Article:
The comments on the nature of soap operas I quoted earlier in relation to Downton Abbey reminded me of James Thurber’s series on soap operas from the early forties, which appeared first in The New Yorker (here’s the first of the series , though available only to subscribers) and then, under the title “Soapland,” in his book The Beast in Me and Other Animals . It was an early example of the close examination of popular culture we’ve gotten used to by now, only actively critical of the productions in a way the average pop culture critic isn’t today, and is often very funny and insightful.
Here is the only quote I could find online, and though amusing, not the funniest or most insightful in the series. But since it’s the only one I could find, here it is.
Most actors dread the periodical appearance in soap-opera scripts of a singularly syrupy kind of dialogue written in by reluctant authors in support of a commercial device known as a premium offer, or giveaway, or deal. For a period of several weeks once or twice a year on most soap-opera programs, a piece of costume jewelry is mailed to the listeners who send in a quarter and a box top for a forget-me-not pin, a lovebird brooch, or an orchid clip.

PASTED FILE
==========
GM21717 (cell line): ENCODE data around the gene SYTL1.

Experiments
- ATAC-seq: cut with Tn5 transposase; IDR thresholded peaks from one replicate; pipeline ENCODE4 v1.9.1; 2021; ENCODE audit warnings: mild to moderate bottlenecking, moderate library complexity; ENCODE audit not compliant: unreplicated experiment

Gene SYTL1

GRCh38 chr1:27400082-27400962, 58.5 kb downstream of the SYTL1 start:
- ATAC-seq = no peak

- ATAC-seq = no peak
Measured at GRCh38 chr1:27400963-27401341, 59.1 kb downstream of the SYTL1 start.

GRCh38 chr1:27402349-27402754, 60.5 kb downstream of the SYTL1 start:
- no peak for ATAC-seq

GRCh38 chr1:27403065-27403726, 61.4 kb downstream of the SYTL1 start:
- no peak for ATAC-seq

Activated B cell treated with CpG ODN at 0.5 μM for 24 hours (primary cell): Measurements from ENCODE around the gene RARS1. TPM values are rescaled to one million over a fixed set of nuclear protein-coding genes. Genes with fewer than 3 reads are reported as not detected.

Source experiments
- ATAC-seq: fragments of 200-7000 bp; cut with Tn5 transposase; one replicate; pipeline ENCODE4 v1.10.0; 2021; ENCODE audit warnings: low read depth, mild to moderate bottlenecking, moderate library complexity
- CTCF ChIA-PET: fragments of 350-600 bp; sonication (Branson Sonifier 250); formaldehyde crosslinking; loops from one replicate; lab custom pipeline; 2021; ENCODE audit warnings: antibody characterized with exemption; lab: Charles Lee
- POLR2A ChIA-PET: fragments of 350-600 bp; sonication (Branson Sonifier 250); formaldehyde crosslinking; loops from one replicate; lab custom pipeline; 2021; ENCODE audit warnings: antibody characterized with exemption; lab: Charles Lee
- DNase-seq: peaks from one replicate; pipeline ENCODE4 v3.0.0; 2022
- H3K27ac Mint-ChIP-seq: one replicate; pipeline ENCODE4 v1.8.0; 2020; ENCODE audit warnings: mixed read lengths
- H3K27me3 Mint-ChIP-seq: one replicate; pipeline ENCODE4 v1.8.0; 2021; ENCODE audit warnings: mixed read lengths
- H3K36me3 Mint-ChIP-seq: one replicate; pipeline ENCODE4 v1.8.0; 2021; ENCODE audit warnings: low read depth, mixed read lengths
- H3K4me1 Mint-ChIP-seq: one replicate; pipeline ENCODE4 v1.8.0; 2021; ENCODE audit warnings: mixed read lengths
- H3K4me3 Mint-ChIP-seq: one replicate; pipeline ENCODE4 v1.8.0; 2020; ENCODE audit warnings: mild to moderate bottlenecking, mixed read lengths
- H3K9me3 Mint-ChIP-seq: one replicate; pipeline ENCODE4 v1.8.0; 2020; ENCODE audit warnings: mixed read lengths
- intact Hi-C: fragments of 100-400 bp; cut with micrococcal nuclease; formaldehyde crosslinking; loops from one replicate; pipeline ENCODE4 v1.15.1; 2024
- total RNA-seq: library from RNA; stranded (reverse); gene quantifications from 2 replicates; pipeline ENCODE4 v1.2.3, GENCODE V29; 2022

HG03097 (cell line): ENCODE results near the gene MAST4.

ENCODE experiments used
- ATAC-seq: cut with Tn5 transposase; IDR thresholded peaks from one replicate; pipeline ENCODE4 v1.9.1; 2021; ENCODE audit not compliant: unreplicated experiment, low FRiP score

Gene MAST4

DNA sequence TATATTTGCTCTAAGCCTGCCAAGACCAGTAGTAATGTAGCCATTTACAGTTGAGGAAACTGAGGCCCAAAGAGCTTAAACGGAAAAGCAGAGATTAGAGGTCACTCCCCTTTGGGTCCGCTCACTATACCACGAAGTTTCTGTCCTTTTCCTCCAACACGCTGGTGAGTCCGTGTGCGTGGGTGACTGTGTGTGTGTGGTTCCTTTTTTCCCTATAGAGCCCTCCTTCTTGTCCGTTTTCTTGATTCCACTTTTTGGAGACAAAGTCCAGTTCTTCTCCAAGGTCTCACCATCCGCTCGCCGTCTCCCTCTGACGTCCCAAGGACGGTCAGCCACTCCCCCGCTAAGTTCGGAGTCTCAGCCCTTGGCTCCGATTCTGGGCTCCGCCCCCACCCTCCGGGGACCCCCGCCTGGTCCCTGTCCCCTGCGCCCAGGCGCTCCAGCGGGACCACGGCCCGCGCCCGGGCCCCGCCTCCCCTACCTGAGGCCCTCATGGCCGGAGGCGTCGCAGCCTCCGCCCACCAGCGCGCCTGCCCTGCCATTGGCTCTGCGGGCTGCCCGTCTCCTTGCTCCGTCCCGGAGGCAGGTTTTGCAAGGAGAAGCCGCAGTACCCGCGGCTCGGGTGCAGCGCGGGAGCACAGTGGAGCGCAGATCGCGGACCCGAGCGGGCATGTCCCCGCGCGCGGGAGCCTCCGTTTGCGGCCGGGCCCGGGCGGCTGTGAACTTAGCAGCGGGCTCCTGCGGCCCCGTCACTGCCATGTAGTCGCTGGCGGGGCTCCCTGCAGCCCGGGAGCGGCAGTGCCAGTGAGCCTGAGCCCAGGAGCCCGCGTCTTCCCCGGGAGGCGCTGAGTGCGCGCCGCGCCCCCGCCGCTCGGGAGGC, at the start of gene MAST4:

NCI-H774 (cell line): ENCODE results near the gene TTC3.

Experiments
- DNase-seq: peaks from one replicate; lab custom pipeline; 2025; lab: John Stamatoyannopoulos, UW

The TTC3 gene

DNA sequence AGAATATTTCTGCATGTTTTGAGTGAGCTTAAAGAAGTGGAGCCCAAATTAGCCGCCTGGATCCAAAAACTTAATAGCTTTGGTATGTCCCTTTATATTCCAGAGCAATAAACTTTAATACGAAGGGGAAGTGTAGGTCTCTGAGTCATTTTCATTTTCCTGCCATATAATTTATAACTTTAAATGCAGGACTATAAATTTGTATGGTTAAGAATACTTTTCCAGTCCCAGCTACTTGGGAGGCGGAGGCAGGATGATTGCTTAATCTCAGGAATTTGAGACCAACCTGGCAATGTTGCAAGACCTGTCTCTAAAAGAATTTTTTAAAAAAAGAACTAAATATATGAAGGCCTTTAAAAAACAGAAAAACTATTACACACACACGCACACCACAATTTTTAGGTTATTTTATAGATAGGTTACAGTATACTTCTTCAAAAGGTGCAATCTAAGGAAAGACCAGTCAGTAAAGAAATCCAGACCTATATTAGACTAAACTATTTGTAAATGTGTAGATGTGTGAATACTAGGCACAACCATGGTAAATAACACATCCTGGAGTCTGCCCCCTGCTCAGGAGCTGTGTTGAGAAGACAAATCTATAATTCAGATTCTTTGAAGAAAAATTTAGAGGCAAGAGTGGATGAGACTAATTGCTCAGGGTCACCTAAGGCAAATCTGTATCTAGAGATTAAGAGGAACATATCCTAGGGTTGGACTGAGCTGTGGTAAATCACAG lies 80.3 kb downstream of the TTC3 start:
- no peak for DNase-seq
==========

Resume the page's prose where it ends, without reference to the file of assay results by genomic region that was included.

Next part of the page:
In most instances, the pieces of jewelry are credited in the script to the leading woman of the serial who, it turns out, is something of genius at designing the stuff. She is often forced to tell her listeners, at the end of the program, that they, too, can own a gorgeous, beautiful, resplendent, and scintillatingly decorative gadget exactly like her own.
To make things gooier, the dialogue of the opera itself during this sales period is used to plug the jewelery. In one studio the other day, a young actress new to radio encountered her first giveaway dialogue during rehearsal. The reading of the script, with interpolations, went something like this:
Young Actress: I am happy to meet you, Mrs. Nelson, and where in the world did you get that perfectly stunning orchid clip? Why, it gleams like virgin gold, and just look at those gorgeous colors exactly like a rainbow and sunset coming together in a resplendent
display of almost unimaginable beauty . . . . For heaven’s sake, do I have to read this glop?
Mrs. Nelson: I’m glad you like it. I designed it myself . . . . I’m afraid you’re going to have to read it, dear.
Director: Look, darling, this is what we call a giveaway and I couldn’t cut it out without cutting myself out of a job. Just get
hold of yourself and be brave.